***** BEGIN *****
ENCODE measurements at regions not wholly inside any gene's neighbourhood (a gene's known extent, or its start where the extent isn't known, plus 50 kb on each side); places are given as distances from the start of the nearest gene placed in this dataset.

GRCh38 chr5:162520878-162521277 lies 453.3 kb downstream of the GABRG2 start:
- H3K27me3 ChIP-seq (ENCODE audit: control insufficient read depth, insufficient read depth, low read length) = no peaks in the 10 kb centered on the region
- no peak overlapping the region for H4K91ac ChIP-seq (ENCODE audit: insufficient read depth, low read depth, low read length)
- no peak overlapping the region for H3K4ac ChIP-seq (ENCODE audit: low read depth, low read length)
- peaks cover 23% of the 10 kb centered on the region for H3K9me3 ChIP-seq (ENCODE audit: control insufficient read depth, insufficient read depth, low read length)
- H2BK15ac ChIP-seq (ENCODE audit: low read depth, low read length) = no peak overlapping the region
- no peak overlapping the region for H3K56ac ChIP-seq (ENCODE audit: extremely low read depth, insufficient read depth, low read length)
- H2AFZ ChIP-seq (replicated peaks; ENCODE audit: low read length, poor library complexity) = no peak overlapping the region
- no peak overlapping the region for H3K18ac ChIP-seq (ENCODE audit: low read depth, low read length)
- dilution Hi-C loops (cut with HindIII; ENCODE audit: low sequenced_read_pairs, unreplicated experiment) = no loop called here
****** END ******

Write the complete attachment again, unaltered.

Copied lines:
ENCODE measurements at regions not wholly inside any gene's neighbourhood (a gene's known extent, or its start where the extent isn't known, plus 50 kb on each side); places are given as distances from the start of the nearest gene placed in this dataset.

GRCh38 chr5:162520878-162521277 lies 453.3 kb downstream of the GABRG2 start:
- H3K27me3 ChIP-seq (ENCODE audit: control insufficient read depth, insufficient read depth, low read length) = no peaks in the 10 kb centered on the region
- no peak overlapping the region for H4K91ac ChIP-seq (ENCODE audit: insufficient read depth, low read depth, low read length)
- no peak overlapping the region for H3K4ac ChIP-seq (ENCODE audit: low read depth, low read length)
- peaks cover 23% of the 10 kb centered on the region for H3K9me3 ChIP-seq (ENCODE audit: control insufficient read depth, insufficient read depth, low read length)
- H2BK15ac ChIP-seq (ENCODE audit: low read depth, low read length) = no peak overlapping the region
- no peak overlapping the region for H3K56ac ChIP-seq (ENCODE audit: extremely low read depth, insufficient read depth, low read length)
- H2AFZ ChIP-seq (replicated peaks; ENCODE audit: low read length, poor library complexity) = no peak overlapping the region
- no peak overlapping the region for H3K18ac ChIP-seq (ENCODE audit: low read depth, low read length)
- dilution Hi-C loops (cut with HindIII; ENCODE audit: low sequenced_read_pairs, unreplicated experiment) = no loop called here